MALONE - The Salmon River Central School District Board of Education on Monday adopted a proposed $29,453,598 spending plan for the 2014-15 school year that includes two new positions.
The budget must now be approved by district voters May 20.
SRCS Superintendent Jane Collins said the recently approved state budget gave the district roughly a $500,000 increase in funding from last year. Ms. Collins wants to allocate some of that additional funding to two new positions needed for next year –– a teaching assistant and an art teacher.
When one of the art teachers retired, we cut an art position and the result of that was that it affected every school and every art program in the district, Ms. Collins said.
What I am proposing is the need for bringing this position back and now that we have the additional funds from the Gap Elimination Program, this would be the year to bring it back.
SRCS Elementary Principal Kevin Walbridge said the teaching assistant at the kindergarten level is needed. Currently the elementary has one teaching assistant for three classrooms of more than 60 students.
More time is being demanded of the teachers, so a teaching assistant would be helpful, said Mr. Walbridge. And not having a full-time art teacher has had an impact; we do not have students after school doing artwork like we use to.
SRCS High School Principal Mike Warden approached the board with the number of students in the high school who are interested in the art program at SRCS and options for making art a pathway for the students.
As of last year, 100 students –– more than a quarter of the student body –– were interested in studio art. Studio art is the base-level class in a five-class sequence in art. As Mr. Warden put it, Studio is the algebra of art.
He said that after looking at the level of student interes, school leaders began to look at the manpower available to teach the students and found there was not enough.
The problem lies in the fact there are not enough studio art classes offered to the students interested in art as a graduation pathway. If the three studio art classes and three art electives are offered, only 60 of the 100 students will have the opportunity to take art.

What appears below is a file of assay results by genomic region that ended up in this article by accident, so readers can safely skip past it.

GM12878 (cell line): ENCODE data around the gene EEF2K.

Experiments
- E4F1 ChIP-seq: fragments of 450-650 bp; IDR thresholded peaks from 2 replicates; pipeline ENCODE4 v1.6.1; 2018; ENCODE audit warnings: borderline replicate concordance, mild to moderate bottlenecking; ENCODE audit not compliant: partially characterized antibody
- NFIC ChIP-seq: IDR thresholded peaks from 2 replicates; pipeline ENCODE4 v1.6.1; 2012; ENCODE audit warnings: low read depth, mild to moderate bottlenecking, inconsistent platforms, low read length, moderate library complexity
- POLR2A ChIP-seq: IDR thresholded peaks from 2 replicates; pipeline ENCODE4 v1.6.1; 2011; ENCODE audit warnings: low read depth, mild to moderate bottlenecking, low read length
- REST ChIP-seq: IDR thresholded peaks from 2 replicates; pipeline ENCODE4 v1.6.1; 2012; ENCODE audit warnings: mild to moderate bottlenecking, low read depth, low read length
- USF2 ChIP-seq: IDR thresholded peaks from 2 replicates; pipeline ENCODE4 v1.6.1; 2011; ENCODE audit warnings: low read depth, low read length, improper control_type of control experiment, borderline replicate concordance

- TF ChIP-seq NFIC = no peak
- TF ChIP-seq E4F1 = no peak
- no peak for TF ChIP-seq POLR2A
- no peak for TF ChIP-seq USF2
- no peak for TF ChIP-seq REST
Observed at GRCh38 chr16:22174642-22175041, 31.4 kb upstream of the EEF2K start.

Mr. Warden said the middle school art teacher said she could teach one of the studio classes, but that would still leave 20 students who would be unable to participate, he said.
If SRCS hires another art teacher, the middle school art program will be covered by this teacher part-time and the elementary school would have its full-time teacher back. The St. Regis Mohawk School would also have its full-time teacher back.
Mr. Warden said that the two elementary art teachers could teach at least two studio art classes, but ideally three. According to Mr. Warden, SRCS will have a total of four or five studio art classes if the new teacher is hired.
That would be the ideal-type program to fit all of the students interested in the art program and that would make art a viable pathway toward graduation, Mr. Warden said. All of the studios will be taught by certified art teachers, and we will get more electives so students will be able to chose that pathway.
SRCS Clerk/School Business Executive Natascha Jock explained to the board the breakdown of the 2014-2015 budget. Ms. Jock said the district received an increase in state aid of $532,727 between foundation aid and the changes in the Gap Elimination Adjustment.
Since 2010, we have lost [$]5.1 million due to the Gap Elimination Adjustment; this was just a portion of that aid back, Ms. Jock said.
The budget approved Monday night includes 2 percent increase in the districts tax levy, an increase that raises $39,018 in additional revenue. Ms. Jock said SRCS received an additional $882,000 in other state aid besides the foundation and the Gap Elimination Adjustment. Overall, spending is going up by 1.3 percent.
The district will hold a public hearing on the spending plan at 6 p.m. May 7 in the high school auditorium.
The board will also hold a public hearing at 6 p.m. April 22 on competing proposals from Fort Covington and the St. Regis Mohawk Tribe to provide water service to the school.